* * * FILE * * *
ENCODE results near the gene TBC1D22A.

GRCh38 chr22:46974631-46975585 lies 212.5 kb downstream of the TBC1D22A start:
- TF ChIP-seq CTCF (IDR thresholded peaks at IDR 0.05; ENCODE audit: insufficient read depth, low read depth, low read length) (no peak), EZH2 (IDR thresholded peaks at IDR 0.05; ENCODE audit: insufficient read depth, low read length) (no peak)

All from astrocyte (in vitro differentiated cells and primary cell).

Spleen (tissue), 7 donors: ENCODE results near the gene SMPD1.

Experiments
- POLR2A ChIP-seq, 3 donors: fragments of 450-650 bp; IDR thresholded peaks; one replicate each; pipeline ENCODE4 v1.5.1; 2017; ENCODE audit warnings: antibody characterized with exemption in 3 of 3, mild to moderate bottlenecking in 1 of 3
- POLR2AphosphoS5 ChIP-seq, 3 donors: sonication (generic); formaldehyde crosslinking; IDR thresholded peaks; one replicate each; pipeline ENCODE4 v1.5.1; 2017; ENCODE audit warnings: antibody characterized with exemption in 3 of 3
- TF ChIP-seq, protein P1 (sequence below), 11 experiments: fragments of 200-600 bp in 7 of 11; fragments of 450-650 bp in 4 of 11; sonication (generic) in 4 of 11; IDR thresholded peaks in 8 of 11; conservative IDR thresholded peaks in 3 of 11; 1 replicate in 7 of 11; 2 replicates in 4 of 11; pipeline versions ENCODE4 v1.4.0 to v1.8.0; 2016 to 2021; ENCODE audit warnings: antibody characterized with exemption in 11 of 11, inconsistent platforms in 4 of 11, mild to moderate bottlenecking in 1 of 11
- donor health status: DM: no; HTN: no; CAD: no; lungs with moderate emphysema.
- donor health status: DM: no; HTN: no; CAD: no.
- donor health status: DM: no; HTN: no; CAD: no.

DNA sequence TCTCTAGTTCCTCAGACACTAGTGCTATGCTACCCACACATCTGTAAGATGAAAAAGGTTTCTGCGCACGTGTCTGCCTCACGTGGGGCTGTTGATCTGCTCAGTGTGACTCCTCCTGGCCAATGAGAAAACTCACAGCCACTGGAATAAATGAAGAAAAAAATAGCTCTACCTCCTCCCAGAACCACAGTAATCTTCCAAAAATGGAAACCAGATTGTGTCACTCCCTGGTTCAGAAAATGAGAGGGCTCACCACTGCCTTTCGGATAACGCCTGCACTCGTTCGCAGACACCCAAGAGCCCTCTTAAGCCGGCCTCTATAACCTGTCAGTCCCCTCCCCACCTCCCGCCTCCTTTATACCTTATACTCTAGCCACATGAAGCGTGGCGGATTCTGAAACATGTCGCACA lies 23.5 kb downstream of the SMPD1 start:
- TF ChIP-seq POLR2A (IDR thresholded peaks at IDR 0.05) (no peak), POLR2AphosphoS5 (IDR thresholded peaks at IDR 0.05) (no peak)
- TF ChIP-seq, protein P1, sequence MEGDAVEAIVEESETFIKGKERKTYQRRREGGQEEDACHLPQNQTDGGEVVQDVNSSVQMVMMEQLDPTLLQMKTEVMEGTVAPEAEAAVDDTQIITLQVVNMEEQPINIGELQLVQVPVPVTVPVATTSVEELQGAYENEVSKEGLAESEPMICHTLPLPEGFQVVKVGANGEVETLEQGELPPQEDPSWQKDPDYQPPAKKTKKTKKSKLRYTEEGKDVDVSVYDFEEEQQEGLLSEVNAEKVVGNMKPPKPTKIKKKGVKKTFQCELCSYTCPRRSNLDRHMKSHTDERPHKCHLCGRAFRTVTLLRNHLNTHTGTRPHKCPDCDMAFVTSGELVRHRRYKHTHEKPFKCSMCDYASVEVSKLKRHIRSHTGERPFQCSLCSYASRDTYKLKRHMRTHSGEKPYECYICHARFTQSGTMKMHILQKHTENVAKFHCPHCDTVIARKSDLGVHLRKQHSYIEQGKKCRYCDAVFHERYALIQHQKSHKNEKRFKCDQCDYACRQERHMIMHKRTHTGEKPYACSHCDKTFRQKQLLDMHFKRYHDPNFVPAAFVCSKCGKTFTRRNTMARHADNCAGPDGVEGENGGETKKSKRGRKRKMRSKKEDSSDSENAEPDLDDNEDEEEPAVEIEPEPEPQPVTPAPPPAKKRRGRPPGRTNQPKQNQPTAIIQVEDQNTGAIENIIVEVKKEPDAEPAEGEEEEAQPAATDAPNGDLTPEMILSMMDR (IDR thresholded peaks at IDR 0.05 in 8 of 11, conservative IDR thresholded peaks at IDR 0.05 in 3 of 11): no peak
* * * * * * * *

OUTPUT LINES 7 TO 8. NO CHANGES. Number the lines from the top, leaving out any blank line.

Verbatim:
- POLR2A ChIP-seq, 3 donors: fragments of 450-650 bp; IDR thresholded peaks; one replicate each; pipeline ENCODE4 v1.5.1; 2017; ENCODE audit warnings: antibody characterized with exemption in 3 of 3, mild to moderate bottlenecking in 1 of 3
- POLR2AphosphoS5 ChIP-seq, 3 donors: sonication (generic); formaldehyde crosslinking; IDR thresholded peaks; one replicate each; pipeline ENCODE4 v1.5.1; 2017; ENCODE audit warnings: antibody characterized with exemption in 3 of 3